Into the Amazon: A Day Trip From Iquitos

I originally visited Iquitos as part of the research for my book, but I couldn’t be so close to the Amazon without taking a day off and venturing into the jungle. Most travelers tend to organize their itinerary based on the sights and then sample the local cuisine when they can. For me, it’s the other way around. On my last full day in the Selva, I decided to take a day trip from Iquitos to see a glimpse of the Peruvian Amazon.


You get what you pay for. All of these people had to cram into one boat while I had a boat to myself!

Amazon tours depart from Iquitos and are highly customizable. You can easily find a tour that fit your time frame. Common tour lengths are 1 day, 3 day, and one week. The longer you have, the deeper into the Amazon you can go. The Amazon is far from homogenous; the wildlife changes as you get deeper. More time in the Amazon also gives you more time for jungle walks and other activities.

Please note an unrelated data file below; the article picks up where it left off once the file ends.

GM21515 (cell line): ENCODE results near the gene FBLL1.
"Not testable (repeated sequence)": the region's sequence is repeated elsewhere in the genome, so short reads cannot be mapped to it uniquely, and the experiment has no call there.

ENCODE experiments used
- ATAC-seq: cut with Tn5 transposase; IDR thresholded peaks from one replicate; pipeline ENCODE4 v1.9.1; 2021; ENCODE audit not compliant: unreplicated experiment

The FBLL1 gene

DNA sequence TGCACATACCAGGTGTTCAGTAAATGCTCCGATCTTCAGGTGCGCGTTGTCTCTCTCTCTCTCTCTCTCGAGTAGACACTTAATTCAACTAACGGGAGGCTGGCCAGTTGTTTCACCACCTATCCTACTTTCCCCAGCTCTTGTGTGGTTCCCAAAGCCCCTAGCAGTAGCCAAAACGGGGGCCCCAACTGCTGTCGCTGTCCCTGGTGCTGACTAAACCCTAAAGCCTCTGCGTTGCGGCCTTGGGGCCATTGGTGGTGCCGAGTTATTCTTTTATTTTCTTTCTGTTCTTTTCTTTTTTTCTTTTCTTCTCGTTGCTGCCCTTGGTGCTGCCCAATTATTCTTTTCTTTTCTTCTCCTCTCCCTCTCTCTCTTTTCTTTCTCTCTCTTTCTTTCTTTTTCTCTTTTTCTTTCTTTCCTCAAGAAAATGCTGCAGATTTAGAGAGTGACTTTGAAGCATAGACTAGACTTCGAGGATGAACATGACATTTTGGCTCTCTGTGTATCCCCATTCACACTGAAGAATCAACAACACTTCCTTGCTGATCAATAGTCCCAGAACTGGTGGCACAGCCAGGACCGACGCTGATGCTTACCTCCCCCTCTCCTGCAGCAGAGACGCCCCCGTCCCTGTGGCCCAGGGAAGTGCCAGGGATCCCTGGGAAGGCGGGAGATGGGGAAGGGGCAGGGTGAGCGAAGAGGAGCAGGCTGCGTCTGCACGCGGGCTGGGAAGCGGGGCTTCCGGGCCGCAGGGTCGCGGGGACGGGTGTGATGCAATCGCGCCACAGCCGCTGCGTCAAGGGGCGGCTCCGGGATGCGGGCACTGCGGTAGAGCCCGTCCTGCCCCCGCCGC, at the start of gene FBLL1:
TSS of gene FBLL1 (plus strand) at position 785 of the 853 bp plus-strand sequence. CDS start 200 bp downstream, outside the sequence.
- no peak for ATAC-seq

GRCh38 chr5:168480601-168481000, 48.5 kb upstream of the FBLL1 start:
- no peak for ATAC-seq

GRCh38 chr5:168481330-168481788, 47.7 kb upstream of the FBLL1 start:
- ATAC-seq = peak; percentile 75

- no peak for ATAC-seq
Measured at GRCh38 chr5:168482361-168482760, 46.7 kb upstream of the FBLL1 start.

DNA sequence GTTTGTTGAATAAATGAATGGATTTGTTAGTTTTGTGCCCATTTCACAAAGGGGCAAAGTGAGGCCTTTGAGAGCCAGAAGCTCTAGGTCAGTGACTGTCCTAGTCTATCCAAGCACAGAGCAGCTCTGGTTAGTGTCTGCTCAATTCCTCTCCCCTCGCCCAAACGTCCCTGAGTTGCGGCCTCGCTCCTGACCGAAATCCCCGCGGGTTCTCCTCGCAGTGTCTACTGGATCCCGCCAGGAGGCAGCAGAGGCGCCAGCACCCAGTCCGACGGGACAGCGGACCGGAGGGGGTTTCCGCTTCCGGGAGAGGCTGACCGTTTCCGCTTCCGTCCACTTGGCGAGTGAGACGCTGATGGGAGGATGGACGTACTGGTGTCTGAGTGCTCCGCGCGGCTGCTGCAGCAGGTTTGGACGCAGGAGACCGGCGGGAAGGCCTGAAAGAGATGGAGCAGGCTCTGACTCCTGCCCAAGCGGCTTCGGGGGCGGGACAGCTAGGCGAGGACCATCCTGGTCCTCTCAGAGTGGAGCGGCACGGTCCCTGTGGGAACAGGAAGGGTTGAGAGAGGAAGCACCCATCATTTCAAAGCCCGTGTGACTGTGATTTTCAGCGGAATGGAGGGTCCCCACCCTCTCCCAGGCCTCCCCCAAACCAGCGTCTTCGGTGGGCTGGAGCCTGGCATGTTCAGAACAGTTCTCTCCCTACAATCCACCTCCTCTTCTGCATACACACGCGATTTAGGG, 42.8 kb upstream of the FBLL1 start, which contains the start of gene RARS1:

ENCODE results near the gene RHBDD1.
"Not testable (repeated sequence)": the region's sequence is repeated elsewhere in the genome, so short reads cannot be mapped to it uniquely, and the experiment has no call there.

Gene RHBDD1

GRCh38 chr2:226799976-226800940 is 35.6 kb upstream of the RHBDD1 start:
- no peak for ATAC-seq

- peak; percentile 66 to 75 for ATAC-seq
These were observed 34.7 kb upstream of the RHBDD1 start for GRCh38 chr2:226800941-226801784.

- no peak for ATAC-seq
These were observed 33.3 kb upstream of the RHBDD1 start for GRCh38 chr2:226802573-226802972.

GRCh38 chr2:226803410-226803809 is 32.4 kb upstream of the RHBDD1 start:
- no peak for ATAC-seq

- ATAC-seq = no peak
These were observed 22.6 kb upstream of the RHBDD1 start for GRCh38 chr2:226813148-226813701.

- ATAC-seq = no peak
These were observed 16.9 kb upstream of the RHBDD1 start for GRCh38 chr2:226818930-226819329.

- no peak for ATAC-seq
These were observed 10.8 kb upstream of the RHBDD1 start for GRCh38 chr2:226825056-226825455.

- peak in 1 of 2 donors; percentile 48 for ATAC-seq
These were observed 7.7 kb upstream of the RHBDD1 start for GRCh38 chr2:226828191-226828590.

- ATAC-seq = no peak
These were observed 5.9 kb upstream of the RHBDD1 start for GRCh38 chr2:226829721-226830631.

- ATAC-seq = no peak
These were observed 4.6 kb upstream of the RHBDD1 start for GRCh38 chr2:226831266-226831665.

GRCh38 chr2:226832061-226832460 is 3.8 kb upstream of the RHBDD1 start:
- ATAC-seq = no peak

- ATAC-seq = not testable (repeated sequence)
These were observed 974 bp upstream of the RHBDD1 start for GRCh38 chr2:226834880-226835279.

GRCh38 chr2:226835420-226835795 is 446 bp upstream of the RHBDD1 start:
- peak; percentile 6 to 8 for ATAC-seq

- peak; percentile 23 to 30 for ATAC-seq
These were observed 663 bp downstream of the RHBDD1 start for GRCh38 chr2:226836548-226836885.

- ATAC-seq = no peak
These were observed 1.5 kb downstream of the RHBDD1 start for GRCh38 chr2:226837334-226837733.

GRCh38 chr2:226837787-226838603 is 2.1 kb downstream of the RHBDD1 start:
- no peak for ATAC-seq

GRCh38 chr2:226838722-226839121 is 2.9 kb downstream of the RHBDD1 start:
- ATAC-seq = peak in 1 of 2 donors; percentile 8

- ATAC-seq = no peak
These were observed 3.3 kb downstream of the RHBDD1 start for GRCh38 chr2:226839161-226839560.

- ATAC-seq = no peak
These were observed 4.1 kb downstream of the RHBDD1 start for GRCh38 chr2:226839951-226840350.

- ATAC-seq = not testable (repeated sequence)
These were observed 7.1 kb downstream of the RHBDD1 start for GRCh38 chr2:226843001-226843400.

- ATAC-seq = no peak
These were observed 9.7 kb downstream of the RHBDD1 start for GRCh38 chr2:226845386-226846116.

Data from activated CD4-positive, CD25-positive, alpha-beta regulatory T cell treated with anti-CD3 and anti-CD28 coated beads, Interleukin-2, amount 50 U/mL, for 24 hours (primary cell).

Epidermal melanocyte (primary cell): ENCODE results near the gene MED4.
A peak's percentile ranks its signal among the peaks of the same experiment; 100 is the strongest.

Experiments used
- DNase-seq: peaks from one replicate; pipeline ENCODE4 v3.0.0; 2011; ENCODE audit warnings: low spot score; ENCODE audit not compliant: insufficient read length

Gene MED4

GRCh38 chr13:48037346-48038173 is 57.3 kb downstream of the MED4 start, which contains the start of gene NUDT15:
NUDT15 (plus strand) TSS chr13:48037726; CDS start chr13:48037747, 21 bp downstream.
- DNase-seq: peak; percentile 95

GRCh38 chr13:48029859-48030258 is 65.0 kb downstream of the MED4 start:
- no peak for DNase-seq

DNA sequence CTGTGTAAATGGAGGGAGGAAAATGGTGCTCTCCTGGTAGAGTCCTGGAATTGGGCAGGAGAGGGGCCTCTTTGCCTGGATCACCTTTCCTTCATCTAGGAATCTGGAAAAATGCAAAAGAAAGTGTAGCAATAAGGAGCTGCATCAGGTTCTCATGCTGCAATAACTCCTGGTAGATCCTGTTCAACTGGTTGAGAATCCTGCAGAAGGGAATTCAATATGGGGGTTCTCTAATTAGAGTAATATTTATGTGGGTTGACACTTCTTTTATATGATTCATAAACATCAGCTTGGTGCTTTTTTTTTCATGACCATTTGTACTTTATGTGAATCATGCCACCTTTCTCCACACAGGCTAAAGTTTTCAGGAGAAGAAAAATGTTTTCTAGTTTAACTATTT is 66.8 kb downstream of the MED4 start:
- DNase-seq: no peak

You won't have to fend for yourself in the jungle. Meals are generally provided by the lodges.
You won’t have to fend for yourself in the jungle. Meals are provided by the lodges and generally consist of buffet with a number of different options.

Overnight tours make use of Amazon lodges located at convenient locations that follow the course of the river. The lodges serve as basecamp for expeditions and is where you will eat most of your meals. These lodges are all-inclusive and include food.

I only had one day but found that it was enough time to get a glimpse of the wildlife and how people in the jungle live. It was nice to just have one day where I didn’t have to plan every hour.


The tour left in the morning from the dock next to Ninay market. We had enough time to give the market a quick walkthrough. I also finally got a chance to try the most famous Suri (Amazonian grubworms).

Suri (Grubworms) are more palatable when served with a smile
Junior demonstrating how to eat Suri.